For the majority of people the largest single investment made in their life time will be the house they buy so naturally you want this protected financially and not lost with a strike of a match. If put in this situation the cost of repair to damage would place a heavy financial burden on our shoulders and for many the price tag would certainly be too great if there was not a home insurance policy in place.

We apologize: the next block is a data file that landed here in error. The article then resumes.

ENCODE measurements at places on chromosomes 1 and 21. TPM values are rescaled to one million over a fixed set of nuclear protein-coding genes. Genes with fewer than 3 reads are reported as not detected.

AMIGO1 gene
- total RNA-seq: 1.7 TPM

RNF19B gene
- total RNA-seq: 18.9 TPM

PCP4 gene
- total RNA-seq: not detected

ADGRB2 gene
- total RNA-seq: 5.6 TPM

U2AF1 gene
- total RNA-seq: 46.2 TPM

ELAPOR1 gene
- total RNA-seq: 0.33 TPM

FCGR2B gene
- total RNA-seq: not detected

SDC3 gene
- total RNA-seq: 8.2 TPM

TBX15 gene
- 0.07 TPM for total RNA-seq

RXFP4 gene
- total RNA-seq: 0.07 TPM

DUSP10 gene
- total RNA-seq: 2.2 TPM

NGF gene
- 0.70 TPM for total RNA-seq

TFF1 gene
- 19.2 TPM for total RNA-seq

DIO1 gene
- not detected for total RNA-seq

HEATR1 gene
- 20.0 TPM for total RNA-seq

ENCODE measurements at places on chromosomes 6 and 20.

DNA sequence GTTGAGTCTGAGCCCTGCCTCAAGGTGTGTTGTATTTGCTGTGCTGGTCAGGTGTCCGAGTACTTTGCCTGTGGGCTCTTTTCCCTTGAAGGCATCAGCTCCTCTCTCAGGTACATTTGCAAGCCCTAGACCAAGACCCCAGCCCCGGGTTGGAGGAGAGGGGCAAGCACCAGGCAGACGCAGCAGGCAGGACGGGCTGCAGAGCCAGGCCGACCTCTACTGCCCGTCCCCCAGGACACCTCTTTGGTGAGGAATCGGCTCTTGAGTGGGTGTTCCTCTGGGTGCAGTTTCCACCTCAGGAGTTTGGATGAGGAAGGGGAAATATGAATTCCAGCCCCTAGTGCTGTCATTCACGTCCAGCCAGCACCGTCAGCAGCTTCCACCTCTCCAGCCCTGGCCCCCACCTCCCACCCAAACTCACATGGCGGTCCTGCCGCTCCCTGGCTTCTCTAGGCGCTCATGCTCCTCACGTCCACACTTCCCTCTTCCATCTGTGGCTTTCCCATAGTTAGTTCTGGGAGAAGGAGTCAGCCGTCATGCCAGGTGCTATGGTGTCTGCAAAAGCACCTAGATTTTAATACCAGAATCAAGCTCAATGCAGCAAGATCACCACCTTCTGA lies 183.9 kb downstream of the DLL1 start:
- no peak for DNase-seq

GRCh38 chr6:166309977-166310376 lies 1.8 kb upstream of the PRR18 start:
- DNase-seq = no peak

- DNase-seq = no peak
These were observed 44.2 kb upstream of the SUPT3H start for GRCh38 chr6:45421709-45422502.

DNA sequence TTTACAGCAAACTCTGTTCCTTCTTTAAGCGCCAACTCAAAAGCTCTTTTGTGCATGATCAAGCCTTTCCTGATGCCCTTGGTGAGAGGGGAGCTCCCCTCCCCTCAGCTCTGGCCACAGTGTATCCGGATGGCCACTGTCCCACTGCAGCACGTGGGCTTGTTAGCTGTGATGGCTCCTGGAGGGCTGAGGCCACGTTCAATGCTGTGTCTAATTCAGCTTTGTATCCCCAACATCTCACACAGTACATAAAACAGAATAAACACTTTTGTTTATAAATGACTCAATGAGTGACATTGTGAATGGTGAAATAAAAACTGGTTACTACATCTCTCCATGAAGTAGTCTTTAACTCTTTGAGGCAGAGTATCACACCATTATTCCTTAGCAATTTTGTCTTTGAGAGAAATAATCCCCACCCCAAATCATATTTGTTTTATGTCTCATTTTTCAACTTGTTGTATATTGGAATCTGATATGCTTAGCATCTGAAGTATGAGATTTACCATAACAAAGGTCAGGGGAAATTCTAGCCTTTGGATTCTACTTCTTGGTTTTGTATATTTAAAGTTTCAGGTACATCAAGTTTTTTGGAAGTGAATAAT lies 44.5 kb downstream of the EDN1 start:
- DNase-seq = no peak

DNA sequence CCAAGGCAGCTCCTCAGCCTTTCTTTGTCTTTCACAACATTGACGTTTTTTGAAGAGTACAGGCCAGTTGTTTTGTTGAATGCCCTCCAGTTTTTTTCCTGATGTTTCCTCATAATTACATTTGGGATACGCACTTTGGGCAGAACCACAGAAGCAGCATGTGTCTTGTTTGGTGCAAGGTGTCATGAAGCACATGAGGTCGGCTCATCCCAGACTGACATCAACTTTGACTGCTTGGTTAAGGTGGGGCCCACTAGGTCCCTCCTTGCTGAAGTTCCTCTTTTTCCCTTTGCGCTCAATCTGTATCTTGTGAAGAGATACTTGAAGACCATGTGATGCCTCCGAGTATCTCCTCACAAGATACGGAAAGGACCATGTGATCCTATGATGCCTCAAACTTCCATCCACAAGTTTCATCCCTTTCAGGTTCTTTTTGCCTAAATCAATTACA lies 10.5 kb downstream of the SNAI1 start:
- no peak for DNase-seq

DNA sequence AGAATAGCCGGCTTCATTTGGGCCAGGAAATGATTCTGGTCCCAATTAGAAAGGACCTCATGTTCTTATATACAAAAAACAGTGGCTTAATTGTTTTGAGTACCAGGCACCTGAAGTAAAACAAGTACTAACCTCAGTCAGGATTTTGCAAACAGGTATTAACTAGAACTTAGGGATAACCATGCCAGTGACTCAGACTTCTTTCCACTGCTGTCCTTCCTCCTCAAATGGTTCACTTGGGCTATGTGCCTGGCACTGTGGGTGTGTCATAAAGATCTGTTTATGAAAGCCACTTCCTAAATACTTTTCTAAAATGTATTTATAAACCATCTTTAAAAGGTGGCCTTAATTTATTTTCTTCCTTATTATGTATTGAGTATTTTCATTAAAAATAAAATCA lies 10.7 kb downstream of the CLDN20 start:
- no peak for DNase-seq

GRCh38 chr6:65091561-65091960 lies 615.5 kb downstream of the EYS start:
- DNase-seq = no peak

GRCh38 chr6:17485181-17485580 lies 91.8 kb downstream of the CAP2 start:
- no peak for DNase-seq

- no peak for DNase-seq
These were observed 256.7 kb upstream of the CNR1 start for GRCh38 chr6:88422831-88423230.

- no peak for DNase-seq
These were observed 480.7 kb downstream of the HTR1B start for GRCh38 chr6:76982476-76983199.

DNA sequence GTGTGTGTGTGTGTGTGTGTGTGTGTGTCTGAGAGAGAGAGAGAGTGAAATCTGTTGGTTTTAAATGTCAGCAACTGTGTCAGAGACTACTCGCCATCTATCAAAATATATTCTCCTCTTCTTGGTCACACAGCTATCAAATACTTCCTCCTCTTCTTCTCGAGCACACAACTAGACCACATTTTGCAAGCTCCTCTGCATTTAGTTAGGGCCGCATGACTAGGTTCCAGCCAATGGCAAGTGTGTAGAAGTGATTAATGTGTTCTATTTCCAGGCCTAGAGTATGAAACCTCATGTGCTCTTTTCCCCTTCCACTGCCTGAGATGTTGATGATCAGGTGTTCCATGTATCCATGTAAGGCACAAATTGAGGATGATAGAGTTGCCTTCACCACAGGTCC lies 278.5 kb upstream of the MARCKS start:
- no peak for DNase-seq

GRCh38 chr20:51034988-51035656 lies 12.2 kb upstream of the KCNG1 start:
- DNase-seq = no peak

Most mortgage lenders require that you have building insurance some include it automatically in the repayments after-all until you or me have paid for the property this is also their investment. The situation at worst on loosing your home in say a fire that did not have adequate building insurance would leave you with no home and to add insult to injury the bank would still want repaying what you owe on the mortgage.